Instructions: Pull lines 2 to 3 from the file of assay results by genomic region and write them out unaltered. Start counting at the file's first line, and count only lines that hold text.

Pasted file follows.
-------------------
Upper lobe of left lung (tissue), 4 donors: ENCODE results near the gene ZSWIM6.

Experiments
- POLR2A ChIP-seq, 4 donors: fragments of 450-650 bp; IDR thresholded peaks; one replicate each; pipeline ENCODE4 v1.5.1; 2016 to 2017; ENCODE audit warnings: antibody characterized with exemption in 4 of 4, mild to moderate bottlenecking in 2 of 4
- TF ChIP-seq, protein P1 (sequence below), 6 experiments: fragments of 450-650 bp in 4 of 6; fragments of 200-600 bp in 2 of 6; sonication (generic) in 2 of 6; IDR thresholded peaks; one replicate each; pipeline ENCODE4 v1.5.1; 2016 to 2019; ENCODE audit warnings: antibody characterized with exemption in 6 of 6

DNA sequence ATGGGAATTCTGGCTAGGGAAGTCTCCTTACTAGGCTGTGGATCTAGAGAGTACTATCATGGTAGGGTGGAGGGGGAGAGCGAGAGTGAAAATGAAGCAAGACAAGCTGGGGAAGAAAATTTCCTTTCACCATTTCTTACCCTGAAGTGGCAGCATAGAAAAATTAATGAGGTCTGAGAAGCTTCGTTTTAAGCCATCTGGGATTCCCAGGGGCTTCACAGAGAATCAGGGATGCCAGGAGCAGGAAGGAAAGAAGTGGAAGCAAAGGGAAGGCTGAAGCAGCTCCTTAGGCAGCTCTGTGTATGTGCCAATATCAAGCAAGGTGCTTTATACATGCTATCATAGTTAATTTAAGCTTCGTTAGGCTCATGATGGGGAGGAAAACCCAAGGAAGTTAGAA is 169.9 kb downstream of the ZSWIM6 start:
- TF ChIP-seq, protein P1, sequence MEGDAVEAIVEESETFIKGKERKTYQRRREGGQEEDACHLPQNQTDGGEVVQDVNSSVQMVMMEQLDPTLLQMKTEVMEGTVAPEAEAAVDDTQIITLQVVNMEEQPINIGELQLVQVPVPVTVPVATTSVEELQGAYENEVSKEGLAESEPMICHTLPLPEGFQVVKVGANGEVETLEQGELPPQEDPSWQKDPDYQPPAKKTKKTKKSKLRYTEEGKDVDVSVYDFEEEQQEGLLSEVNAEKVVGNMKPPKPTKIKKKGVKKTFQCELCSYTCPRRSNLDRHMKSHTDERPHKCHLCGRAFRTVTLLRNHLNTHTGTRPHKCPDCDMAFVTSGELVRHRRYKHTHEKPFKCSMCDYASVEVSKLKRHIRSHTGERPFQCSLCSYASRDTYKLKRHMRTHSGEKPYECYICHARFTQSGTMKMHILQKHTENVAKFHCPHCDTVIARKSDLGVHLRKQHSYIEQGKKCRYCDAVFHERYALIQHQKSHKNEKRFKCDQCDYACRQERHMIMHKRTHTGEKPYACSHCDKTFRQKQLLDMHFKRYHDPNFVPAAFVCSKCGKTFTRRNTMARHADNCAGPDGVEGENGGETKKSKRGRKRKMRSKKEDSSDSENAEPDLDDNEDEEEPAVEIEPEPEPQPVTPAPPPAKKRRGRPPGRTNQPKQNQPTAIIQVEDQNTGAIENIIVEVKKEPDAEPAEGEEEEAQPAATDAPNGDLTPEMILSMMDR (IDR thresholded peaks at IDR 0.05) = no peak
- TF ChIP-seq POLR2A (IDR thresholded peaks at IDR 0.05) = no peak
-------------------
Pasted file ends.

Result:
Experiments
- POLR2A ChIP-seq, 4 donors: fragments of 450-650 bp; IDR thresholded peaks; one replicate each; pipeline ENCODE4 v1.5.1; 2016 to 2017; ENCODE audit warnings: antibody characterized with exemption in 4 of 4, mild to moderate bottlenecking in 2 of 4